Sometimes horses have problems that don’t have an instant fix. So what’s the answer? Work harder and together to solve the problem? That’s what I hope to see, but unfortunately some people want the simple fix: a trainer change.

Let Them Be Amateurs

Today’s amateurs aren’t immune to the changing culture. Even if they grew up “back in the day” when horse shows were more sport than business, some of them have followed the trend toward gratification from ribbons rather than through progression and hard work. One of my pet peeves is to see amateurs, with nothing better to do, sitting on the rail criticizing their fellow amateurs—mostly the ones who win! What happened to supporting your fellow competitors, whether you win or lose? What would you think if the tables were turned?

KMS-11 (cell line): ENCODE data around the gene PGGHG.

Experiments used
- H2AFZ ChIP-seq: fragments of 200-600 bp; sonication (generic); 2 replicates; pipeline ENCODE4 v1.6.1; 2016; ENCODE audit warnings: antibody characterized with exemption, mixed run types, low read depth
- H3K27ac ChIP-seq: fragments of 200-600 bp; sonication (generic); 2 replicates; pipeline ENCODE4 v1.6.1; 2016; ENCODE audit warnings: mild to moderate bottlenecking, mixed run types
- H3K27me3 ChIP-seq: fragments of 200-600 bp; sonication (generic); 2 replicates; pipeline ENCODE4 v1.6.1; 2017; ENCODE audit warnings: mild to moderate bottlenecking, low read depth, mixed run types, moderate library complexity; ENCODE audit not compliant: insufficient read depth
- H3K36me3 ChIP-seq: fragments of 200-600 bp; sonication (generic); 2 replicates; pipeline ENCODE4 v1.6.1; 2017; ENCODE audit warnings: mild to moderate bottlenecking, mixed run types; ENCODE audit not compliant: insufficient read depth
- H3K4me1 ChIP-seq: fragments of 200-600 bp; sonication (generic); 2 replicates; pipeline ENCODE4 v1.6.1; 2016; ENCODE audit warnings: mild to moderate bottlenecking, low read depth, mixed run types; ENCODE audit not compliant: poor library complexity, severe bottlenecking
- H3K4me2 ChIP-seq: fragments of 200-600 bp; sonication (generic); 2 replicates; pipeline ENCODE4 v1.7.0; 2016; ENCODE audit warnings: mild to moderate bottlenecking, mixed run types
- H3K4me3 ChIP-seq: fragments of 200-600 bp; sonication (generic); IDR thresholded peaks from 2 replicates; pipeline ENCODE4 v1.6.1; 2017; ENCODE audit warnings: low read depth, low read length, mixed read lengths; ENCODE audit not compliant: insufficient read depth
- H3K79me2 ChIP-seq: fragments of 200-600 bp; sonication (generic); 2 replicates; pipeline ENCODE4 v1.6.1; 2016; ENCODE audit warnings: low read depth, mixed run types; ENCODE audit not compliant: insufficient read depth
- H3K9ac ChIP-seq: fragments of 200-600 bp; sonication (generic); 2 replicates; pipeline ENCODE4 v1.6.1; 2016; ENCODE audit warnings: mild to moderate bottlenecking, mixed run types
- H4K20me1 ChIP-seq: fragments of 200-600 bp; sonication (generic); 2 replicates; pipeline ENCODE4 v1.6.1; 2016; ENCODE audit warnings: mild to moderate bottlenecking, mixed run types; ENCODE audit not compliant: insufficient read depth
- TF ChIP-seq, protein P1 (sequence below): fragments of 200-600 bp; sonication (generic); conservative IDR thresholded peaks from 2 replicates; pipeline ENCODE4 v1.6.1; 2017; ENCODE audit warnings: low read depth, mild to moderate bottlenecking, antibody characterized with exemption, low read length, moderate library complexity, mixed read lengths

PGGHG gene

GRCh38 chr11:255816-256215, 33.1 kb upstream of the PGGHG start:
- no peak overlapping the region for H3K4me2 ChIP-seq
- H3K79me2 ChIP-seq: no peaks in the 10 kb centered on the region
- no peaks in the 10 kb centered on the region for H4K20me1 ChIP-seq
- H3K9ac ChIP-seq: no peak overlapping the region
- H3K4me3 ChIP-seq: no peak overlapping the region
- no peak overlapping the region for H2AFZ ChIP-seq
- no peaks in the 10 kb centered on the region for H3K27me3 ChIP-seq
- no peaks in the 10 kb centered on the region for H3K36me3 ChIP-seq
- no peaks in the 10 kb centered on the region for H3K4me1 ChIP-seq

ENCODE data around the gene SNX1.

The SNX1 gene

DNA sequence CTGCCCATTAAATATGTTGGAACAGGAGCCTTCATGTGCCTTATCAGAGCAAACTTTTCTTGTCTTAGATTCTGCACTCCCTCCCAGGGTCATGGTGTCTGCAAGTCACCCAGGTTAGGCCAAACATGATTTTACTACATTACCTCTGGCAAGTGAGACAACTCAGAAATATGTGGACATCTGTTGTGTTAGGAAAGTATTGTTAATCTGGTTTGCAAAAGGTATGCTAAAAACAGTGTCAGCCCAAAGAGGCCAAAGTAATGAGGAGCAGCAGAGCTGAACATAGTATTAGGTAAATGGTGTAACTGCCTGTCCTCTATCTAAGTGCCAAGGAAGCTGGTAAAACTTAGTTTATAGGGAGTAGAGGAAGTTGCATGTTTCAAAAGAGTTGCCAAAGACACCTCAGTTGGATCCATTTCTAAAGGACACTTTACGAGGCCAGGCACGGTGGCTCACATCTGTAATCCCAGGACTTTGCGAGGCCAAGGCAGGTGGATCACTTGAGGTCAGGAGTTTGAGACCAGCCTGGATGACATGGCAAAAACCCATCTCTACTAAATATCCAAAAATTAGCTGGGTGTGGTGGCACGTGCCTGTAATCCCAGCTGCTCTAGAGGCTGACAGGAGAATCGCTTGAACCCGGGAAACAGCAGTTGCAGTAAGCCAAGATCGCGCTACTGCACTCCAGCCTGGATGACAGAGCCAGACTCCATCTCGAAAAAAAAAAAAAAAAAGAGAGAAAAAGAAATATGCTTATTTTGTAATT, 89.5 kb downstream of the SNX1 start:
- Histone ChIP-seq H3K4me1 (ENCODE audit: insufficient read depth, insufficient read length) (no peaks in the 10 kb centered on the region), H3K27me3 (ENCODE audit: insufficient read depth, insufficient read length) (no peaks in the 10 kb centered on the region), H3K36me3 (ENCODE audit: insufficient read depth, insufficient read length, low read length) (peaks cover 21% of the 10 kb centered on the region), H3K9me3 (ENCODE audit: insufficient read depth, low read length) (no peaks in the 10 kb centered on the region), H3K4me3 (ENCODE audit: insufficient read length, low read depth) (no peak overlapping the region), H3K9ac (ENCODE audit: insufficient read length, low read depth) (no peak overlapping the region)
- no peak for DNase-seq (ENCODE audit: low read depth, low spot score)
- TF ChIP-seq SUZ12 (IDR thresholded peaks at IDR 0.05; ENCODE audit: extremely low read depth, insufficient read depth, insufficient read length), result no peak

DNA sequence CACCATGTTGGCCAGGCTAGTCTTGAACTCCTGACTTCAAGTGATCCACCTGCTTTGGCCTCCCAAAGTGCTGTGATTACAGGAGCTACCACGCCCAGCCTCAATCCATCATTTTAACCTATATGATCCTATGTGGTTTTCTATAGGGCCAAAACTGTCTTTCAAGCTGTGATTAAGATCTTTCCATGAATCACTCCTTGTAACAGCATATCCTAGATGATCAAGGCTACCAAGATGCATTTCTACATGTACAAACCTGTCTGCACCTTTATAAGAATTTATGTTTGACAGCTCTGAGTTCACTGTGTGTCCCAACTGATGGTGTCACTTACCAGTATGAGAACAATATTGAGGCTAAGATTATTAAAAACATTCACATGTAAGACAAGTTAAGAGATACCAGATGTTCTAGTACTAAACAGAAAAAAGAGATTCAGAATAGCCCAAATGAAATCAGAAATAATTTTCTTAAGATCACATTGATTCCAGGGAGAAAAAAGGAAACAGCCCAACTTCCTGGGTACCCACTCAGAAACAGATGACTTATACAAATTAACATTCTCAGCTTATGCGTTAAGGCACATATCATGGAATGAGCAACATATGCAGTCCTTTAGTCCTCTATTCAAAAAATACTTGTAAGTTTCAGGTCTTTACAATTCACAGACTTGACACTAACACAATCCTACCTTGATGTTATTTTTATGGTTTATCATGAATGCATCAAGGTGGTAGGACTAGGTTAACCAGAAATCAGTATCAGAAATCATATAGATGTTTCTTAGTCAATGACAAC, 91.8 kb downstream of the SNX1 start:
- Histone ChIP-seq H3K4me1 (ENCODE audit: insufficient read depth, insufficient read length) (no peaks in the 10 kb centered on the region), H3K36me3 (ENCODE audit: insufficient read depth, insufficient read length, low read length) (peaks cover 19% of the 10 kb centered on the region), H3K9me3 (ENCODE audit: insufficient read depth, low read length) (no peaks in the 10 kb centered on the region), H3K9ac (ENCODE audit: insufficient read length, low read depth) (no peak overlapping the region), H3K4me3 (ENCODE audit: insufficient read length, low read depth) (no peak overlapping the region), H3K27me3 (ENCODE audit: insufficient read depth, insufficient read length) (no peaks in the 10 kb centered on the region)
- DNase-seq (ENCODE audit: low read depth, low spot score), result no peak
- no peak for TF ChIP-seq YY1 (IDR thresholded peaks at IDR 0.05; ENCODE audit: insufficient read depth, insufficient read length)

Speaking of amateurs, the U.S. Equestrian Federation amateur rule has been abused by some people over the years—and thankfully it’s currently under revision—but there have always been amateurs who work hard and strive for success but who are true amateurs. I’m growing tired of hearing people bad-mouth these riders simply because they’re good riders.

I’m concerned about one rule change being considered for the amateur-owner division. The change would allow amateurs to show additional horses that they don’t own in non-amateur-owner divisions at the same show where they’re competing their own horses in the amateur-owner sections. (Yes, that’s confusing. You might need to read that sentence twice!)

The amateur-owner division has been one of our strongest divisions since its inception many, many years ago.